Gov. Sandoval meets with GOP lawmakers |

Gov. Sandoval meets with GOP lawmakers

Associated Press
Nevada Assembly Minority Leader Pete Goicoechea, R-Eureka, center, leads a Republican caucus Tuesday, May 24, 2011, at the Legislature in Carson City, Nev. Both parties remain behind closed doors Tuesday to try to bridge the gap between the governor's recommondation and the Democrat's plan to add back $968 million to the state budget. (AP Photo/Cathleen Allison)
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(AP) – Nevada Gov. Brian Sandoval huddled with Republican lawmakers Tuesday and reiterated his opposition to extending temporary taxes as part of any budget deal with Democrats.

Assembly Republicans had hinted they would consider continuation of $620 million in temporary taxes in exchange for collective bargaining and other reforms. The temporary taxes were imposed in 2009 and are set to expire June 30.

But Senate Minority Leader Michael McGinness, R-Fallon, said Republicans in the Senate have made no such offer and remain solid behind the governor’s $6.1 billion budget recommendation.

Sandoval has said he will veto any bill that includes a tax or fee increase.

Speaking with reporters afterward, Sandoval described his chat with GOP legislators as a good meeting. Asked if there was a budget deal, he replied, “Not that I’m aware of.”

Lawmakers are trying to hammer out a spending deal by the end of this week to give legislative staff time to draft the budget bill and legislators time to act on it.

The 2011 session ends June 6. If no budget is approved by then, Sandoval has said he will send lawmakers home before calling a special session. Under the state constitution, only the governor can call a special session, and the governor sets the agenda for what legislators can consider.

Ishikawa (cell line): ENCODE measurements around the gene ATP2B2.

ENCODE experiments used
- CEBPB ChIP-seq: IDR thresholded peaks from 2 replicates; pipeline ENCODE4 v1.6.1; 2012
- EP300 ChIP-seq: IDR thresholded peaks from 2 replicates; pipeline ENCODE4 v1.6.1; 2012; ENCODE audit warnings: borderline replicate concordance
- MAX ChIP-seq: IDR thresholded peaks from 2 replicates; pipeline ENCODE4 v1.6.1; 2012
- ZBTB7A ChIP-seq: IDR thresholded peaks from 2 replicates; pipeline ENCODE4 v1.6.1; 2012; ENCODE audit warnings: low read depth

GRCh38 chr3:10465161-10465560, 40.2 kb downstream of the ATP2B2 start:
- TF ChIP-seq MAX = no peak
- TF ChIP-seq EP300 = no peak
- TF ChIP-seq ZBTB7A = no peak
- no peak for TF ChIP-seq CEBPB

Sandoval said he remained optimistic the Legislature will adjourn on time.

Democrats, after months of budget hearings, added back $968 million to the spending plan proposed by the governor. They proposed two tax bills – one imposing a tax on services and another to tax business revenues – to raise $1.2 billion to avoid deep cuts to education and social services.

The bills have no support from Republicans, and while Democrats hold slim majorities in the Senate and Assembly, the measures lack the two-thirds necessary to pass tax hikes or override a promised veto.

With time running out, the Senate Finance and Assembly Ways and Means committees were to meet jointly Tuesday to begin cutting the budgets they passed just last week in an effort to appease Republicans and perhaps reach a point where compromise was possible.

By midday, the meeting had not yet begun and legislative leaders were cloistered in caucus meetings.